team members. Develop self directed
teams that allow members to feel a part
of the process. They will drive it if they
buy it! When team members know they
are responsible for coming up with
solutions and they have the power, they
will not fall back on excuses and will
surprise you with what they accomplish.
Remember, you cannot let the team run
the house, but you can let them have the
empowerment to drive customer service
( 3) Allow yourself to be human. When you
make mistakes, admit them. Allow your
staff to see you have learned from them
and that it is okay to make a mistake.
This is the hardest thing for a leader to
do because we don’t like to admit failure
or that we are weak and mistake prone.
However, it has been proven that leaders
gain greater team member loyalty when
they show they are just as human as the
rest of the team.
( 4) Accept criticism. Do not take criticism
as personally, it’s not. Remember, as a
leader you are setting an example. When
a leader does not admit mistakes, takes
it personal when an idea does not work
out, or gets defensive when a team
member criticizes an idea, then they create a culture that does not encourage
risk taking. Sometimes we have to roll
the dice and take a risk. When you do
and it does not work out you have to
show your human side. By doing this
you create a culture that relies on principle instead of ego.
( 5) Allow your ideas to be challenged. Let
your team members know it is okay to
challenge ideas. Encourage them. This
creates great dialogue and may unveil
issues that were not thought of in the
initial idea development. Team members must be free to express ideas and
concepts without fear or censure. You
do not have to act on all of them but
they should be discussed. A department
that follows the leader without challenge
rarely achieves a culture of excellence.
( 6) Challenges must be public. Do not allow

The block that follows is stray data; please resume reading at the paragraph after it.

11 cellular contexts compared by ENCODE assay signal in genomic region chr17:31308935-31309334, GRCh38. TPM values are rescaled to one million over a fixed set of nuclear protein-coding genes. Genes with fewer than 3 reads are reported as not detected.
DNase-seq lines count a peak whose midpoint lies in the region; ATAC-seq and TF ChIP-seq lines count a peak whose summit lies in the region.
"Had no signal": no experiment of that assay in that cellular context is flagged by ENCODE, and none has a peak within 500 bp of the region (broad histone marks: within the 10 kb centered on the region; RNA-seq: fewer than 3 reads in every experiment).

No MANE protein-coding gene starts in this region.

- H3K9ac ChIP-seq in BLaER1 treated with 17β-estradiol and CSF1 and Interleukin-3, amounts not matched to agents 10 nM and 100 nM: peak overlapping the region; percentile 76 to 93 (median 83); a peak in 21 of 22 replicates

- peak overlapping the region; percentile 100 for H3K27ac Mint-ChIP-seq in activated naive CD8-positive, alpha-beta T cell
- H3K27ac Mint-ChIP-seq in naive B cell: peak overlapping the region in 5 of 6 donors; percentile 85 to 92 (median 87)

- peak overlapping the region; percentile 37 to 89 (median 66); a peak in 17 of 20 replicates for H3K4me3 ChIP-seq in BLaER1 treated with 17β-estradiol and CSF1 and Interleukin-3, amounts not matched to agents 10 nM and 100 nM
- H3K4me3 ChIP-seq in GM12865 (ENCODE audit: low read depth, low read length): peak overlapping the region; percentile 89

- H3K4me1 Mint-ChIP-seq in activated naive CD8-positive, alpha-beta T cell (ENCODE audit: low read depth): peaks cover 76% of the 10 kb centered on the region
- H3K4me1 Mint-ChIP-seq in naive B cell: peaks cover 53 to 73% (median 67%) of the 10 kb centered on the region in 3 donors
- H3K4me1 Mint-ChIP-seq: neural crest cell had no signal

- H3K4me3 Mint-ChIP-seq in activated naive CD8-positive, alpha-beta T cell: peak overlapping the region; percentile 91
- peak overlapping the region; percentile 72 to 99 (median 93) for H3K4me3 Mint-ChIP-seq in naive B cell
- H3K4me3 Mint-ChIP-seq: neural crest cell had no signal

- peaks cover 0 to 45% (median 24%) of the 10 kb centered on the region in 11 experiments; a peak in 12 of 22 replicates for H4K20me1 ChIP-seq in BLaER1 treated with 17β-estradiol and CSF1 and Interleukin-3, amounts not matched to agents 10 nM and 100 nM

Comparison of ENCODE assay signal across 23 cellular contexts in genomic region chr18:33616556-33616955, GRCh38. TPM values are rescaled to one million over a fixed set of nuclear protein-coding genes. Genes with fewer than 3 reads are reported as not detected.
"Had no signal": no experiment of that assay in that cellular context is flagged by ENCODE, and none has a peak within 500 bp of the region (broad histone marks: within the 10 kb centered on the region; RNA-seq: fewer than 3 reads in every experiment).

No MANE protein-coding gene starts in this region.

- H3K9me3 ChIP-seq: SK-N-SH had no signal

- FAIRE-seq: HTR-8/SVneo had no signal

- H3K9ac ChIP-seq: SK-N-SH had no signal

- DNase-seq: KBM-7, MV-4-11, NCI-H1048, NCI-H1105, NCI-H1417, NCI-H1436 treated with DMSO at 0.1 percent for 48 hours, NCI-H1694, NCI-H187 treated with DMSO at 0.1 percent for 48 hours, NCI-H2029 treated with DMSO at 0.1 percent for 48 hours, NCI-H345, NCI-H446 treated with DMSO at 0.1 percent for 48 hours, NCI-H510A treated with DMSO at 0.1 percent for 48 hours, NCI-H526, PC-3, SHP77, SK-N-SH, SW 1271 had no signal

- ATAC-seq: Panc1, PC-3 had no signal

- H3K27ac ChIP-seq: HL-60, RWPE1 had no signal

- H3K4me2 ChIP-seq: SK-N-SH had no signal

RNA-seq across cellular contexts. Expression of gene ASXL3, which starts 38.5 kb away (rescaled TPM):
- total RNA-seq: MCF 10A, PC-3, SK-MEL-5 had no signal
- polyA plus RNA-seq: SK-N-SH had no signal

your challenges to be private. A good
leader encourages team members to
publicly develop and convey ideas and
challenges. It creates accountability for
everyone involved. You will find that the
goals you develop for your department
will have the best chance of accom-
plishment when they are bought into
by the team members. This is only
achieved when, publicly, everyone
believes in them because they had a part
in their development (or they were at
least allowed to challenge them). By
making ideas public they have a better
chance of success. Let’s face it, secret
plans rarely are achieved.
Remember, developing a culture of
excellence does not mean you must
develop a culture of perfection. You must
allow your team members to take risks
and understand that if those risks fail, we’ll
talk about them, dissect them, and learn
from them so they are not repeated again.
They must be able to present ideas and
concepts without repercussion or consequences and they must be able to challenge the status quo. They must feel their
input and ideas are wanted as you move
down the road to excellence. Remember,
team member buy-in drives team member
accountability. Team members will drive
what they believe in! Without these seven
steps you are much more likely to see
resistance and culture failure as the supportive atmosphere is gone. Without a
strong cultural pillar your other pillars will
fail as well. You need to ensure that the
cultural pillar is strong if you want to be
successful in implementing these pillars
across your department.
1Studer Q. Results That Last. Hoboken, New
Jersey: Wiley and Sons; 2008.
Ed Yoder is the administrative director of medical
imaging at Winter Haven Hospital in Winter Haven, FL.
He holds a master’s degree in business administration,
as well as a master’s degree in healthcare administration
from the University of St. Francis. Ed is also a member
of the AHRA Board of Directors. He may be contacted